In this election year, Ms. Clinton made sure there would be no John Edwards or any other Establishment Democrat competing for support. Unlike the extensive debate schedule of 2008, the co-chair of Ms. Clinton’s ’08 campaign and current DNC Chair, Debbie Wasserman Schultz, ensured only a few debates for the 2016 race would occur—and she scheduled them for wildly inconvenient times. Emails were released showing Clinton staffers blackmailing journalists for coverage, while Ms. Clinton herself is notorious for avoiding the press altogether. Her super PAC, the Hillary Victory Fund, raises money on her behalf, gives the DNC a cut and then doles the rest out to State Democratic parties of Ms. Clinton’s choosing. Nearly every Democrat in office has endorsed Ms. Clinton, and most of those who have not are remaining neutral in lieu of risking retribution.
Vice President Joe Biden’s possible candidacy posed the biggest threat to Ms. Clinton’s campaign. Had he run, Mr. Biden likely would have taken more votes from her than from Mr. Sanders, giving Mr. Sanders a viable path to win the nomination. Mr. Biden ran for president in 1988 and 2008, and although his performance didn’t muster much support, the past eight years as Vice President have provided him enough of a boost to make a formidable run for the nomination. Instead, the Democratic Party talked him out of running.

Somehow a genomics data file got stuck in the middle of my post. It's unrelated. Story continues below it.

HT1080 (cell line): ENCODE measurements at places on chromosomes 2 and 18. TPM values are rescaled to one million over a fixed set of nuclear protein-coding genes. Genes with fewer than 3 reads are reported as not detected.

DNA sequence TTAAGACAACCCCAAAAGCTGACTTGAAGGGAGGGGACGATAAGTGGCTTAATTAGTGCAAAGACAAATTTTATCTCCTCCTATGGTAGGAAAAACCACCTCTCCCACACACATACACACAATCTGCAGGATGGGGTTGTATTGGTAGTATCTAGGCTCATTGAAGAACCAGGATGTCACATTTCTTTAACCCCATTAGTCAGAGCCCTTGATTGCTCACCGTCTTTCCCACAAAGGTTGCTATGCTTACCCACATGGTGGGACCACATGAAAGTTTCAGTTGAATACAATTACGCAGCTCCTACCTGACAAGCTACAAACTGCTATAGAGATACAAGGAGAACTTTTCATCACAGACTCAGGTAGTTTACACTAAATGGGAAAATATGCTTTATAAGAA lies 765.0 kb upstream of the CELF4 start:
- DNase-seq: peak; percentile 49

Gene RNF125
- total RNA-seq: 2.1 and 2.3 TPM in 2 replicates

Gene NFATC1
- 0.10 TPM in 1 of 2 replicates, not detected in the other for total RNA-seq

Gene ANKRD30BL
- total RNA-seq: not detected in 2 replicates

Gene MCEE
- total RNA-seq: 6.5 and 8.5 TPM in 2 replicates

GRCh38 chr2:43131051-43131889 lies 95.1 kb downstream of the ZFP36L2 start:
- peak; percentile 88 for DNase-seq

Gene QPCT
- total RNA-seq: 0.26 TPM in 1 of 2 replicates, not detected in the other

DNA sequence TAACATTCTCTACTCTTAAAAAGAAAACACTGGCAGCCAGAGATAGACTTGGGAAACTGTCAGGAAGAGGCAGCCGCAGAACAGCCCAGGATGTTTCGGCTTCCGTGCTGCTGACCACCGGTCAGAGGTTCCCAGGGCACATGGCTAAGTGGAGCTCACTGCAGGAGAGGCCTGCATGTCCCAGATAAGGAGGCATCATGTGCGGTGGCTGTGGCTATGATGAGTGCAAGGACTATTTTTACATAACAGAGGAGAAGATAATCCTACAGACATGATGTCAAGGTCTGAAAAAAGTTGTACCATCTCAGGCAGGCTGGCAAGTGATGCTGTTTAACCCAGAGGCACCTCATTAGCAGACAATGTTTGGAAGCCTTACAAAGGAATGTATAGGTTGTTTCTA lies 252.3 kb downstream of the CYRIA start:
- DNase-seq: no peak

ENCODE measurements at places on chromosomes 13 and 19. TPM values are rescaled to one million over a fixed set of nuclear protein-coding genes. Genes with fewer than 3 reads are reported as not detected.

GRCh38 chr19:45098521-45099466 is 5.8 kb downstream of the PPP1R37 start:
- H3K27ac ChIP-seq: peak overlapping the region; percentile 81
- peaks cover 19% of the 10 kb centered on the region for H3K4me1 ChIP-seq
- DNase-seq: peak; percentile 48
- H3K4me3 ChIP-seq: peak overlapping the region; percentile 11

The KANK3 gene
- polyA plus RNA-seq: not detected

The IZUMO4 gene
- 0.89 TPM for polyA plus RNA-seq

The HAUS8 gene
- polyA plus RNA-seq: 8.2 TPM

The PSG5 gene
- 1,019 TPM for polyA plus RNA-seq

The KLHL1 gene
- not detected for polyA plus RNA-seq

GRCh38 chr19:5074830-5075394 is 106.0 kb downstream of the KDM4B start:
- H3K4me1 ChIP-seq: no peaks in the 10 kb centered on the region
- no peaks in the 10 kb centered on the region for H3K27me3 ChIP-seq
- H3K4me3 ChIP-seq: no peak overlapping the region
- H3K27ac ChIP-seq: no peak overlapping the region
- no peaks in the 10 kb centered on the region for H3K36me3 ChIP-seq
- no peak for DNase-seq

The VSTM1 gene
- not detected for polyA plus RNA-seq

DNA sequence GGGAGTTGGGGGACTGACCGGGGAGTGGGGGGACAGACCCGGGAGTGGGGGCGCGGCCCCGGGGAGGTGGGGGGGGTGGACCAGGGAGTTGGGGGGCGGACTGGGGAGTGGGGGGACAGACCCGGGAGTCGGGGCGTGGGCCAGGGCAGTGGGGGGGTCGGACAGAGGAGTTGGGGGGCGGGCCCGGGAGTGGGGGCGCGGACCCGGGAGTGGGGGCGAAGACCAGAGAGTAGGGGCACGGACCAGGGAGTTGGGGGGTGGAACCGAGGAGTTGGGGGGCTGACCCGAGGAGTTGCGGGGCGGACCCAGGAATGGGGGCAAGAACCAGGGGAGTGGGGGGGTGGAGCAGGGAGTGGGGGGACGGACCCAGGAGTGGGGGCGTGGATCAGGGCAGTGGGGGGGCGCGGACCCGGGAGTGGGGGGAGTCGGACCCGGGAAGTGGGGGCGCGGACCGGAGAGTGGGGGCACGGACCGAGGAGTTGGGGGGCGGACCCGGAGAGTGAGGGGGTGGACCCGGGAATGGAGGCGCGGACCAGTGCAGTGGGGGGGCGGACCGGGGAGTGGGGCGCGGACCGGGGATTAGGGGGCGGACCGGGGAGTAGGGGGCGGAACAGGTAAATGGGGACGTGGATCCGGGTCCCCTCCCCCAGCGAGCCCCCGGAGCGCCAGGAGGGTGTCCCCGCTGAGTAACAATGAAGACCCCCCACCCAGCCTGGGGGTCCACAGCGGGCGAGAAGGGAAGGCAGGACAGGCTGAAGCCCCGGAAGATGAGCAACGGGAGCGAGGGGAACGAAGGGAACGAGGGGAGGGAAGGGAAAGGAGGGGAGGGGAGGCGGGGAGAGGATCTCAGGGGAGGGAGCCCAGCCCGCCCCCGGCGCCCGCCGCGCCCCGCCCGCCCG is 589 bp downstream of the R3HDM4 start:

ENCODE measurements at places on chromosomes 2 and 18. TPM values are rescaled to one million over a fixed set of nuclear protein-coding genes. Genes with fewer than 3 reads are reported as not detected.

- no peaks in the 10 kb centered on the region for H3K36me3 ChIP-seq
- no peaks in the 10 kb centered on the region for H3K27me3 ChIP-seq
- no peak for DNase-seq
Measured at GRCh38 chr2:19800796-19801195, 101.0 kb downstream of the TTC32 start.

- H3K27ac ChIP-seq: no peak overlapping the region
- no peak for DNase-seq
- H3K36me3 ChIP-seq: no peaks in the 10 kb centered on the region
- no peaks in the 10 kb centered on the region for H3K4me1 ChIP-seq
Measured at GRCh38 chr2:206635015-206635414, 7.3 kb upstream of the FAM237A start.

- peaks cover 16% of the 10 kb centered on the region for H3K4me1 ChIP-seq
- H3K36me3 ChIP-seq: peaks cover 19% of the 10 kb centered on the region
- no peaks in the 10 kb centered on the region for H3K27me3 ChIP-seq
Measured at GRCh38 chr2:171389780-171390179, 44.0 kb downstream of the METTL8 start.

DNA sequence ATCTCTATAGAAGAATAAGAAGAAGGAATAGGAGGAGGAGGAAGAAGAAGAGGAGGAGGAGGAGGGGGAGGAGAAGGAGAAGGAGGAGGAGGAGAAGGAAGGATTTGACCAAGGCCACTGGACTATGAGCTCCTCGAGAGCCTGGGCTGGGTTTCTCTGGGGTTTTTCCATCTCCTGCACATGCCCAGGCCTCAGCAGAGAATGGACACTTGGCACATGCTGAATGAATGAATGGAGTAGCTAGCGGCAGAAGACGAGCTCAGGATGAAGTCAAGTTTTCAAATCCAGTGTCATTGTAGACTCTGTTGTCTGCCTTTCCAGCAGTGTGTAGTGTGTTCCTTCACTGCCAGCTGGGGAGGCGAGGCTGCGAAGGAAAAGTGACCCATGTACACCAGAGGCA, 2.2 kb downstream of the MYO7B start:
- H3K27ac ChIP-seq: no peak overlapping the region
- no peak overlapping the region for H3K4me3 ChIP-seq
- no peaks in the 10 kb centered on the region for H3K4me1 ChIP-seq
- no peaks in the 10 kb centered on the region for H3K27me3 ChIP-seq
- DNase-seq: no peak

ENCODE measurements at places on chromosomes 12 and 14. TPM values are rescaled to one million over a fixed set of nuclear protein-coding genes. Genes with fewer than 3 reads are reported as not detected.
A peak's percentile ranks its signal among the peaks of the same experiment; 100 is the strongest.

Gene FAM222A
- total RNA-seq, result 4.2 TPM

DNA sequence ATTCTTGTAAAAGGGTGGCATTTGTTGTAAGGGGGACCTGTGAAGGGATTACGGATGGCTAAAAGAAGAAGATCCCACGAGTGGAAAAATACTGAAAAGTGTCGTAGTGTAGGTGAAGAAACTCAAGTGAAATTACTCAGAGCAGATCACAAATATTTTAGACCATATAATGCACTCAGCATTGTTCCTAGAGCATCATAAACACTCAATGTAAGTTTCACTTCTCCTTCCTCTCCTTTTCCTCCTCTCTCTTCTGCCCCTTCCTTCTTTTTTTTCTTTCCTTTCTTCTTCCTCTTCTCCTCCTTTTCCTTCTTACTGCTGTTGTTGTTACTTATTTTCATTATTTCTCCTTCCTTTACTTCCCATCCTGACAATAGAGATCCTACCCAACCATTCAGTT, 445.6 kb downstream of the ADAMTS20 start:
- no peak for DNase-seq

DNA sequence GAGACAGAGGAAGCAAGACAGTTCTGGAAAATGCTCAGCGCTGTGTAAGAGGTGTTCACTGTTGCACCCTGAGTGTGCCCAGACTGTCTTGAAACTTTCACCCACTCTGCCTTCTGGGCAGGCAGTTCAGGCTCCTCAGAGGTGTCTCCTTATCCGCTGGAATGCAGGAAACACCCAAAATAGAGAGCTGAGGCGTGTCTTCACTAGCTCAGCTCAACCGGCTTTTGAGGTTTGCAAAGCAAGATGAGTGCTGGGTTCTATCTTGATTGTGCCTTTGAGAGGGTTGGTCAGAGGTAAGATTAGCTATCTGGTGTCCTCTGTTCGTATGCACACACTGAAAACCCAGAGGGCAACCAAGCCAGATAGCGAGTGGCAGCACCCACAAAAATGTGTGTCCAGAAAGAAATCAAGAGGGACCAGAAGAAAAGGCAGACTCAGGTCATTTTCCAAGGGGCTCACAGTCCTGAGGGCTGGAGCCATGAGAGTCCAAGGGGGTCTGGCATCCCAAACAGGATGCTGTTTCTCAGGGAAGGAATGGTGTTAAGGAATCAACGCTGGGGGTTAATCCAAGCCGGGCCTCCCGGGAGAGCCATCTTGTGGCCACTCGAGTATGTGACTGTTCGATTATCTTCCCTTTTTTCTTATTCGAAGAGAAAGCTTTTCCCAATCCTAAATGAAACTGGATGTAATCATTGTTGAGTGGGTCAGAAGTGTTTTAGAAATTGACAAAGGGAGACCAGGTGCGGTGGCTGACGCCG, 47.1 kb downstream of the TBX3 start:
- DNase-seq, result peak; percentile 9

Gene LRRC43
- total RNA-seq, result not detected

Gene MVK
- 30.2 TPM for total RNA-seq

Mr. Biden’s disdain for Ms. Clinton’s bullying is evidenced in the digs he has taken lately. In January, Mr. Biden praised Mr. Sanders for bringing the issue of income inequality into the national spotlight, while calling Ms. Clinton ‘relatively new’ to the fight. In the same month, Mr. Biden admitted to a local Connecticut TV station he regrets every day not having gotten into the race. Had he done so, this would be a much different Democratic Primary than it is today, but Hillary Clinton and her Democratic machine did everything in their power to keep Mr. Biden, and other notable Democrats, from entering the race.
Disclosure: Donald Trump is the father-in-law of Jared Kushner, the publisher of Observer Media.